With warm weather just around the corner, the excitement for barbecues and cottage season is building. But like clockwork, spring's approach has a knack for making people more self-conscious and aware of their bodies, overshadowing the anticipation with feelings of anxiety around shedding those winter layers and added pounds.
Whether you want to lose five pounds or 100, it's important to understand that these feelings are absolutely normal. The good news? You can channel that energy into starting your weight loss journey, discovering how to keep the weight off, and preparing to debut your summer physique.
Sustained weight loss traditionally involves an approach that focuses on diet and exercise. Many try traditional diets that require eating smaller portions, limiting dietary choices or eliminating certain foods altogether. Unfortunately, smaller portions lead to more hunger and stronger cravings, testing the willpower of even the staunchest dieters. Willpower only lasts so long, so the weight loss achieved with these diets is very difficult to maintain. If you only have a small amount of weight to lose, there are a range of alternatives. The following tips will help you on your quest:
- Fill your plate with summer fruits and vegetables. Chock full of antioxidants, rich in fiber, and low in calories, brightly-coloured fruits and vegetables allow you to satisfy your hunger without worrying about overeating - as long as you don't rely on high-calorie toppings.
- Breakfast IS the most important meal of the day. Eating a healthy, fiber-filled breakfast curbs hunger, stopping you from craving simple carbs and sugar throughout the day.
- Stay hydrated. Water is one of your best friends. Not only does it hydrate your body, but it also makes you feel fuller so you can avoid overeating. It's best to drink eight to 10 glasses of water every day.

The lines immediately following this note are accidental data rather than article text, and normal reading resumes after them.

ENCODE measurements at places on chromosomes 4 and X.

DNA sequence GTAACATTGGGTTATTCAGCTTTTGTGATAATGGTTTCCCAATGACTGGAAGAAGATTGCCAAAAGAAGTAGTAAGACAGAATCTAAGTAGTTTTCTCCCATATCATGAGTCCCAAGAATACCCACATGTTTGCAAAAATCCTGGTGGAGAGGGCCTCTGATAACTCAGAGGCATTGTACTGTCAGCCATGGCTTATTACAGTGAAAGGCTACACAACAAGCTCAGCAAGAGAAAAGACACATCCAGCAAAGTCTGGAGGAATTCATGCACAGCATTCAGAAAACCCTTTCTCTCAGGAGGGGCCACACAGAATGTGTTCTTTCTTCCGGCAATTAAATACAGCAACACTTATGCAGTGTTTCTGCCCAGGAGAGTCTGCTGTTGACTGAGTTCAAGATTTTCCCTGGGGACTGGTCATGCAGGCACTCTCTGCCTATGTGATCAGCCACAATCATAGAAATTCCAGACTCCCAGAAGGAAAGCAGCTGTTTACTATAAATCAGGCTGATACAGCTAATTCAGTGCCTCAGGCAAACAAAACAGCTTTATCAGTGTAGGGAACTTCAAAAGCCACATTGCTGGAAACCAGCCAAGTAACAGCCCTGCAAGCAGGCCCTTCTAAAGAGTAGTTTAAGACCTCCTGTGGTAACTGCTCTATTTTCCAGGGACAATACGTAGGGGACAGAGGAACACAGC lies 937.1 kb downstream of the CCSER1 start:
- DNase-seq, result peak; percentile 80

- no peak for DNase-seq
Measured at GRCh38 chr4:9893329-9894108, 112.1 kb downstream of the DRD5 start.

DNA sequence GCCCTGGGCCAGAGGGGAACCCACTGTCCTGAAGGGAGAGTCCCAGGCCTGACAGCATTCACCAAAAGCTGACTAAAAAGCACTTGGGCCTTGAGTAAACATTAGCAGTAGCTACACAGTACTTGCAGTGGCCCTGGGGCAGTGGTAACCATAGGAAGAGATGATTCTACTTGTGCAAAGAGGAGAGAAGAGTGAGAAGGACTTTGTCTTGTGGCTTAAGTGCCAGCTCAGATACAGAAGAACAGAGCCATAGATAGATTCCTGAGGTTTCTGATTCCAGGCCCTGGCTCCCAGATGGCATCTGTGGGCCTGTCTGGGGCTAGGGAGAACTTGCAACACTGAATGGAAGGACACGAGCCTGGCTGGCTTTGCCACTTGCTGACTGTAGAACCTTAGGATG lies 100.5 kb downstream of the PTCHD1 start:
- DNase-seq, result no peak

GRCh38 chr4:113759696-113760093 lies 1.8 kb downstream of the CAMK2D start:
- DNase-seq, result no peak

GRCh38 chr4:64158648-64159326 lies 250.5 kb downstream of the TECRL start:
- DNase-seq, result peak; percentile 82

- Get active. You don't need to run a marathon, just choose activities that you like. By enjoying your activity you are much more likely to stay motivated. This could mean going for a lunchtime stroll, doing some seated abdominal exercises at your desk, or hitting the driving range after work.
No matter your weight loss goals, these tips will certainly help. Although, the reality is that for the one-quarter of Canadian adults over the age of 18 (23 per cent of 5.5 million people) who are obese, diet and exercise alone may not be enough to make a definite impact.
A 2011 survey by Leger Marketing in partnership with the Canadian Obesity Network found that 96 per cent of patients with severe obesity tried dietary changes and 77 per cent turned to exercise but only eight percent were successful in attaining and maintaining even moderate weight loss.
Weight loss may sound like a daunting prospect, and if you are looking for more permanent results there are other solutions, including medically-assisted weight loss procedures, which can help people living with severe obesity to achieve their long-term goals. No matter what, stay positive and consider all of the available options when determining the right solution for you.
For more information, visit www.smartshape.ca.